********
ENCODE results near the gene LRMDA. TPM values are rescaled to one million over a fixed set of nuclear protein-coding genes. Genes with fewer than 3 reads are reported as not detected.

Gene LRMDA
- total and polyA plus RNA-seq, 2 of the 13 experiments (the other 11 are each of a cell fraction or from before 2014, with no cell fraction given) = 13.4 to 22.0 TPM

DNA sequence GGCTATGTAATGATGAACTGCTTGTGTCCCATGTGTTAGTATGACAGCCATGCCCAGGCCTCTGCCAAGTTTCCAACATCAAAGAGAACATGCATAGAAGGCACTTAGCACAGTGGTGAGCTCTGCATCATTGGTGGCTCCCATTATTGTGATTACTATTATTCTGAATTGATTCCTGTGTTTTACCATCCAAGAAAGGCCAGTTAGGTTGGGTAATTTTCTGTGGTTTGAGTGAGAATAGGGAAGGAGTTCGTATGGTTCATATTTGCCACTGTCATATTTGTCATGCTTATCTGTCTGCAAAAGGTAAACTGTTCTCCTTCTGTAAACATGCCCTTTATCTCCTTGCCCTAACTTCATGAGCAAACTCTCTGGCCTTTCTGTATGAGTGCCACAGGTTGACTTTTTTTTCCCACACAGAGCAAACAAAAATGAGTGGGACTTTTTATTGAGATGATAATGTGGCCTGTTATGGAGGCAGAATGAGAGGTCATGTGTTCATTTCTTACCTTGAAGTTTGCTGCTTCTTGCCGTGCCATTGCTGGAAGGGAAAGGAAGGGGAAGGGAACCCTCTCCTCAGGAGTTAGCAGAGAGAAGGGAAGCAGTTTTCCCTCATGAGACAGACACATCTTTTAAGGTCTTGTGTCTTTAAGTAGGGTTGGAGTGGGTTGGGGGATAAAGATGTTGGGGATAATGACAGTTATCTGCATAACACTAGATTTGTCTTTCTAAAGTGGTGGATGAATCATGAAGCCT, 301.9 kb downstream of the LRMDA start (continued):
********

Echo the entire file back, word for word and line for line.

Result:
ENCODE results near the gene LRMDA. TPM values are rescaled to one million over a fixed set of nuclear protein-coding genes. Genes with fewer than 3 reads are reported as not detected.

Gene LRMDA
- total and polyA plus RNA-seq, 2 of the 13 experiments (the other 11 are each of a cell fraction or from before 2014, with no cell fraction given) = 13.4 to 22.0 TPM

DNA sequence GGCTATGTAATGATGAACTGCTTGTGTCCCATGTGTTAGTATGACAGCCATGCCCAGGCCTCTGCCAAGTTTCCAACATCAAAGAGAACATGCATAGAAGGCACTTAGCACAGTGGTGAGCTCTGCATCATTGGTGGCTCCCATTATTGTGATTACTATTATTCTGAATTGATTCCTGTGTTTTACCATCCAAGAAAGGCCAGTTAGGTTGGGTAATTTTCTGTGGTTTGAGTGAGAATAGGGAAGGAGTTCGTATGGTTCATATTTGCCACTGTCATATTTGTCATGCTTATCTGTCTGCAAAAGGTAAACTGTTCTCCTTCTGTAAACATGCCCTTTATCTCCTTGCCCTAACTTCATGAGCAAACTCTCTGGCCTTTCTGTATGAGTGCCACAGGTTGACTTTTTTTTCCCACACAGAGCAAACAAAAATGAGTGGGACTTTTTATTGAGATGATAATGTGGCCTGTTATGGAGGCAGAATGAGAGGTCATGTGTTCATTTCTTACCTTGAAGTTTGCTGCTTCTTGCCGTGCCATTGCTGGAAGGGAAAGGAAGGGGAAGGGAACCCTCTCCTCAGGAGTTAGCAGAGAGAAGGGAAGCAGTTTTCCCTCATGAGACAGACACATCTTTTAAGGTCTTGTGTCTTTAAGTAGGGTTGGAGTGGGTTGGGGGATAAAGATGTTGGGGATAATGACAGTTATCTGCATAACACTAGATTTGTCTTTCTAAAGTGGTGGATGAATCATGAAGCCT, 301.9 kb downstream of the LRMDA start (continued):